BBB Scam Alert: Don't fall for a coronavirus con

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Posted at 11:15 AM, Feb 28, 2020
and last updated 2020-02-28 12:19:14-05

MILWAUKEE (NBC 26) -- The Wisconsin Better Business Bureau is warning people of recent scams claiming to be a miracle cure or way to prevent coronavirus.

The BBB says you might be worried abut coronavirus and hear about a prevention or a cure on social media, in an email, or on a website. The message or advertisement contains a lot of information about this amazing product, including convincing testimonials or a conspiracy theory backstory.

According to the BBB, there is currently no U.S. Food and Drug Administration approved vaccines or drugs to prevent coronavirus infection. Although there are drugs in development, no approved vaccines, drugs, or products specifically for coronavirus can be purchased online or in store.

Fake medicines aren't the only way scammers are trying to cash in on coronavirus fears. Con artists are impersonating the CDC and World Health Organization in phishing emails, claiming to have news about the disease and prompt readers to download malicious software. Another email tries to scam people into donating for a fake fundraising effort, claiming to be a government program who are developing a coronavirus cure.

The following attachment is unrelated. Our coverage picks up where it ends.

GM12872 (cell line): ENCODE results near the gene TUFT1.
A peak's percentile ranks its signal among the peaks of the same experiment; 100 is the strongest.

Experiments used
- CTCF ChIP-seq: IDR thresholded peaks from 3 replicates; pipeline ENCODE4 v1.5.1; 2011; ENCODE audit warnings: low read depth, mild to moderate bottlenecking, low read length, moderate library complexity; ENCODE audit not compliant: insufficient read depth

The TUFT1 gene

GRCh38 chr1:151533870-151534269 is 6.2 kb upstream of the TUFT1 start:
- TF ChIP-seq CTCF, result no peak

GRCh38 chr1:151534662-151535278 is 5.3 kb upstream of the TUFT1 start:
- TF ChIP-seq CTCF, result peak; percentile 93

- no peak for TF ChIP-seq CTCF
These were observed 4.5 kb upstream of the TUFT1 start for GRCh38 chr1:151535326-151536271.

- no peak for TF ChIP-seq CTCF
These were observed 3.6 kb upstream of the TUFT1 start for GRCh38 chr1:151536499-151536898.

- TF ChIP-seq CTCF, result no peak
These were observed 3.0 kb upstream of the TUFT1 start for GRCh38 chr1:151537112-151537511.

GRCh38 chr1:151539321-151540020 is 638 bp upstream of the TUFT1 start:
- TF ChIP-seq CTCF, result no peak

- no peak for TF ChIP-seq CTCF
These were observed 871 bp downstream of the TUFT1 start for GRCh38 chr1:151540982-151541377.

The BBB identifies four tips on spotting a coronavirus con.

First, do not panic and do your research by double checking the information you see online with official news sources.

Second, be wary of personal testimonials and miracle product claims as testimonials are easy to make up and not a substitute for scientific evidence.

Third, just because a product is claimed to be "all natural" doesn't mean it's good for you.

Fourth, if you're still tempted to buy an unproven product or one with questionable claims, check with your doctor or other health professional first.

Follow these tips from the BBB to keep yourself safe from con artists trying to scam you with fear of the coronavirus. Report potential scams on the BBB's website and help others avoid falling victims to scams by CLICKING HERE.

To read more about coronavirus scams, visit the Federal Trade Commission's website by CLICKING HERE. Learn more about the coronavirus from the CDC by CLICKING HERE. Stay up-to-date with developing a treatment for the coronavirus on the FDA's website by CLICKING HERE.